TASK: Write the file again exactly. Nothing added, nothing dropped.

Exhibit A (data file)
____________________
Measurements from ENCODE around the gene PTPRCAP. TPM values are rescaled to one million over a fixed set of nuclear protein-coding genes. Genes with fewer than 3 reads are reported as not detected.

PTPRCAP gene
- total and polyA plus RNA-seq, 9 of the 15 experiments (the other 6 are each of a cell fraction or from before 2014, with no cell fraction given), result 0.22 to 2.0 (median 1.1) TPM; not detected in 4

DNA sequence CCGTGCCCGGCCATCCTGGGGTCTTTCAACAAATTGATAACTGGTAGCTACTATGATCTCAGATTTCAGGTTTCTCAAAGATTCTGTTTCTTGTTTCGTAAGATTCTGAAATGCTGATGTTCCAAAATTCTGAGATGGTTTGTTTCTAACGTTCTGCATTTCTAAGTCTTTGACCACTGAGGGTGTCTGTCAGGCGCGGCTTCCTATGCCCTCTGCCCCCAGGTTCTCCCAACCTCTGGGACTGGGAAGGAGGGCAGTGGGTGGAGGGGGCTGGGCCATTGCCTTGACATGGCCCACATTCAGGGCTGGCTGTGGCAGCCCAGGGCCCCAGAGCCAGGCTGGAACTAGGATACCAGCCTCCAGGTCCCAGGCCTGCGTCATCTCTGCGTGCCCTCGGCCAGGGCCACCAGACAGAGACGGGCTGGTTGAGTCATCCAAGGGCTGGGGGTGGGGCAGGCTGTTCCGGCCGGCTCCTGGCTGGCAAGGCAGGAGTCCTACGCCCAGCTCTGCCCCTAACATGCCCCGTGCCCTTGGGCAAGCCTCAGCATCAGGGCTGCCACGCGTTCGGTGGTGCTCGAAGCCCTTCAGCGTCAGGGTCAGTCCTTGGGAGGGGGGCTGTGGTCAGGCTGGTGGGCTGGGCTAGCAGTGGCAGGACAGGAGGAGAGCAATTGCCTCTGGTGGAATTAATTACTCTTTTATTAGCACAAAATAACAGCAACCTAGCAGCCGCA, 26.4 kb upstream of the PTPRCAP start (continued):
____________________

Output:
Measurements from ENCODE around the gene PTPRCAP. TPM values are rescaled to one million over a fixed set of nuclear protein-coding genes. Genes with fewer than 3 reads are reported as not detected.

PTPRCAP gene
- total and polyA plus RNA-seq, 9 of the 15 experiments (the other 6 are each of a cell fraction or from before 2014, with no cell fraction given), result 0.22 to 2.0 (median 1.1) TPM; not detected in 4

DNA sequence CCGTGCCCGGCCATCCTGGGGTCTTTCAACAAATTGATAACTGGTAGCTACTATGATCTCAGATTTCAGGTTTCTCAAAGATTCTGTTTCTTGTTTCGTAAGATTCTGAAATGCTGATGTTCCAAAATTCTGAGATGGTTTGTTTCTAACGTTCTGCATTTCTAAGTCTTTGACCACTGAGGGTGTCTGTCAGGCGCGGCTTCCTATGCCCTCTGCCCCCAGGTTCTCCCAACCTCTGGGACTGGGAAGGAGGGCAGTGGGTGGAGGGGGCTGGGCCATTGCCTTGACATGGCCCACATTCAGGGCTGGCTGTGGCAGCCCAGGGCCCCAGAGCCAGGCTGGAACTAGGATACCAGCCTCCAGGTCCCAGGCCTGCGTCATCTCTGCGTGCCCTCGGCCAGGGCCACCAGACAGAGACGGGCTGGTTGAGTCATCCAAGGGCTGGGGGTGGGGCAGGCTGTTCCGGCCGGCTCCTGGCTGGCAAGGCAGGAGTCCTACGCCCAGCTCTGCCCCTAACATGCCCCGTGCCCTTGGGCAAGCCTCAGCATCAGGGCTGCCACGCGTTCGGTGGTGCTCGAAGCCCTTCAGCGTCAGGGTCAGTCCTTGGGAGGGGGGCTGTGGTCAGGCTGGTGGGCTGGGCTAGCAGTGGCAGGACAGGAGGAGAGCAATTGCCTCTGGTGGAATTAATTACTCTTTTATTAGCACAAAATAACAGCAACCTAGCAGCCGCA, 26.4 kb upstream of the PTPRCAP start (continued):